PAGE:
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As of today’s date 24 MPs have signed an Early Day Motion which on the face of it is supportive of small businesses but in actual fact is totally pointless. In fact it could be evidence, if such is needed, that MPs really have no idea of the realities of business life.

The motion reads:

That this House recognises that small businesses across the United Kingdom provide employment to 13 million workers and are facing difficult financial pressures due to the economic downturn; and asks the Government to reconsider its plans for a further 1 per cent rise in the small companies rate of corporation tax announced in Budget 2007 to take effect from April 2009.

Of course it might also be that the call is just a cynical ploy designed to ensure some nice PR for the MPs because the fact is that even if the Government complied with the motion it would have absolutely no impact on business cash flow during the recession. In other words it would be totally pointless.

Unfortunately although I know that more often than not politicians are most concerned about their PR profile, in this case I think it more likely that the MPs genuinely think they are trying to help but calling of the planned 1% increase but simply do not understand one of the basic concepts of our tax system – the timescale of when tax is payable.

It is simple enough. Corporation Tax is payable on profits made during a company’s accounting period. That period can end on any day of the calendar year and is set by the company when it is registered though it can be changed within certain limitations at a later time.

Irrespective of the date the period ends, tax is computed at the rate or rates which applied during the whole period so that if a rate changes half way through the period half of the profit will be charged at one rate and the remainder at the second rate.

Currently the rate of corporation tax on small company profits (up to £300,000) is set to increase from 21% (to 22%) from 31 March 2009. It will therefore only be payable on profits made after that date. Furthermore corporation tax is not due to be paid to HMRC until 9 months after the end of the accounting period.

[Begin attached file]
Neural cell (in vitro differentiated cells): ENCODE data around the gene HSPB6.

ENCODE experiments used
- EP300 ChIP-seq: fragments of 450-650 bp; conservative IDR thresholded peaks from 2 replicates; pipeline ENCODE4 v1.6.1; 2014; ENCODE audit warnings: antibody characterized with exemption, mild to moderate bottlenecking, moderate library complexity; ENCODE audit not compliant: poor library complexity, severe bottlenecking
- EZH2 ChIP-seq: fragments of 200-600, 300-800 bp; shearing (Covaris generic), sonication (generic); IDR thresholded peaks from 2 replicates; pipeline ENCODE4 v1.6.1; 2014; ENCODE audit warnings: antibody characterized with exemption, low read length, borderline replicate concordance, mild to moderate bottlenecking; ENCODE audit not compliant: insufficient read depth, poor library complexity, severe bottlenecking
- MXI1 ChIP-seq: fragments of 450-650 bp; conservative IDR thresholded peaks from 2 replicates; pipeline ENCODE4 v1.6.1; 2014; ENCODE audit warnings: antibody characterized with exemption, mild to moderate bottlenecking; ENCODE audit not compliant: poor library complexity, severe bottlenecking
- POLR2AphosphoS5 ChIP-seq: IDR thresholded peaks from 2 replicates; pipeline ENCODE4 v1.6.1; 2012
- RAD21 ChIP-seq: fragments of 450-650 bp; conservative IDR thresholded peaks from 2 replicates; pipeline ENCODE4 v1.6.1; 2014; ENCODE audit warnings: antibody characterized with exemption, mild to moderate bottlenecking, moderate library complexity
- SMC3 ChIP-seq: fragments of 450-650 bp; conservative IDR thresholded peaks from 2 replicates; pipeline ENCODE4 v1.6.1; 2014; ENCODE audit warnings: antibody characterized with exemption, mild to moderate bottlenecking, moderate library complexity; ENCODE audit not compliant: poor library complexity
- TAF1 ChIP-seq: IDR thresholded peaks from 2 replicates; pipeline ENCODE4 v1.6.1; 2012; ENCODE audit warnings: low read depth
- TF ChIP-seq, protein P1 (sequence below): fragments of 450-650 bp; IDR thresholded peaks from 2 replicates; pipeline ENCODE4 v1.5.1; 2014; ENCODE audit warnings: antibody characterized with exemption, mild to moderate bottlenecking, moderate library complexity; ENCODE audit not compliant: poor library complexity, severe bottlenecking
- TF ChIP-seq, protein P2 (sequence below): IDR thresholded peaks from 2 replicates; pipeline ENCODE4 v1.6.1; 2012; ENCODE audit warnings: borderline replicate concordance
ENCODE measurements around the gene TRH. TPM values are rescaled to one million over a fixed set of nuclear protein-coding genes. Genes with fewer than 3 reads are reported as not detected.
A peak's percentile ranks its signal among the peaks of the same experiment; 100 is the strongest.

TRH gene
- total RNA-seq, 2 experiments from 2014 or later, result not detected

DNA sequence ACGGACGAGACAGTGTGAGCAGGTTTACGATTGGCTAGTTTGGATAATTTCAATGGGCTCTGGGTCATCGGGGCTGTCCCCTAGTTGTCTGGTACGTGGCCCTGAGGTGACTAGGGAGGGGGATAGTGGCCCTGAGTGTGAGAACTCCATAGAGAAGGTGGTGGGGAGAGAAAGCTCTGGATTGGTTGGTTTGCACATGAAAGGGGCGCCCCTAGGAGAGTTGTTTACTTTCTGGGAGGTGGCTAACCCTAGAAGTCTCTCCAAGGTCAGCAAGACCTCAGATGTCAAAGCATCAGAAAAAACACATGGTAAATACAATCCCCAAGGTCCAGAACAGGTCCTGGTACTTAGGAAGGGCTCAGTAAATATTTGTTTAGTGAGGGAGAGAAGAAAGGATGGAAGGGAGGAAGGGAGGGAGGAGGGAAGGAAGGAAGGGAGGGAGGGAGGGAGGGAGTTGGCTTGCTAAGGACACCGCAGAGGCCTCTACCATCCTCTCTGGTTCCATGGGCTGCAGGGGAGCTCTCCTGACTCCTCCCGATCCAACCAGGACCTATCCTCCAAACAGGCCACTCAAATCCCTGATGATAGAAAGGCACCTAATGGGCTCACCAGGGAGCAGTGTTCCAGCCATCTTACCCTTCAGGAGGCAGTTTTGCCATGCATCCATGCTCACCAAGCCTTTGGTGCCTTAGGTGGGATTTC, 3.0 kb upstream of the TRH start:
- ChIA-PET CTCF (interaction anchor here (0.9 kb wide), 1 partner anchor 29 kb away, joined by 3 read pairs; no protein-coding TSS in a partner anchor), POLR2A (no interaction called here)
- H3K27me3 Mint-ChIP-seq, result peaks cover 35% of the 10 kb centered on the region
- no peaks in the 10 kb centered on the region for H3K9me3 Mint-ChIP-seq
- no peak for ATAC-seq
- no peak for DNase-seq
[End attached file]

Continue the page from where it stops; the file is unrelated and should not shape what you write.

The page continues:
So, some examples based on some common accounting period end (p.e.) dates:

p.e. 31 March 2009 – Subject to corporation tax of 21%. Payable 31 March 2009.

p.e. 30 April 2009 – Subject to tax at 21% on 11 months profits and 22% tax on 1 month’s profits. All payable 30 January 2010.

p.e. 30 September 2009 – Subject to tax at 21% on 6 months profits and 22% tax on 6 months profits. All tax payable 30 June 2010.

p.e. 31 March 2010 – Subject to tax at 22%. Payable 31 December 2010

So tell me, how does cancelling the increase from 21% to 22% help small companies facing the recession at the end of 2008? Such a reduction will have no effect on their cash flow before January 2010 at the very earliest.

Perhaps the saddest thing is that the Early Day Motion has been backed by the Federation of Small Business. You would have thought they would have had a better grasp of the realities of the tax system than the MPs!

4 Responses to “Call for Cancellation of Small Company Tax Rise is Pointless”

  1. James Green says:

    Thanks Brian. Perhaps is Mr Darling read this blog he might learn something. But then I suspect he has a closed mind.

  2. Brian Seymour says:

    Well Mr Darling has announced the delay so he clearly doesn’t read Link4BusinessInfo. Shame on him!

  3. GeorgeK says:

    Apart from you James, the only person who pointed out that this was not a helpful idea was Vince Cable. What a pity this guy isn’t in charge of the economy and is unlikley to be (unless there is a hung parliament and Gordon Brown makes him Chancellor).

  4. David Irwin says:

    Thanks for this James. Most useful. I see that Mr Darling has announced the delay in making the increase but as you say it will make no difference to the current problems of small and medium sized businesses. SPIN – pure and simple and instigated by a Conservative MP. You would have thought George Osbourne would have pointed out the facts which you have explained.

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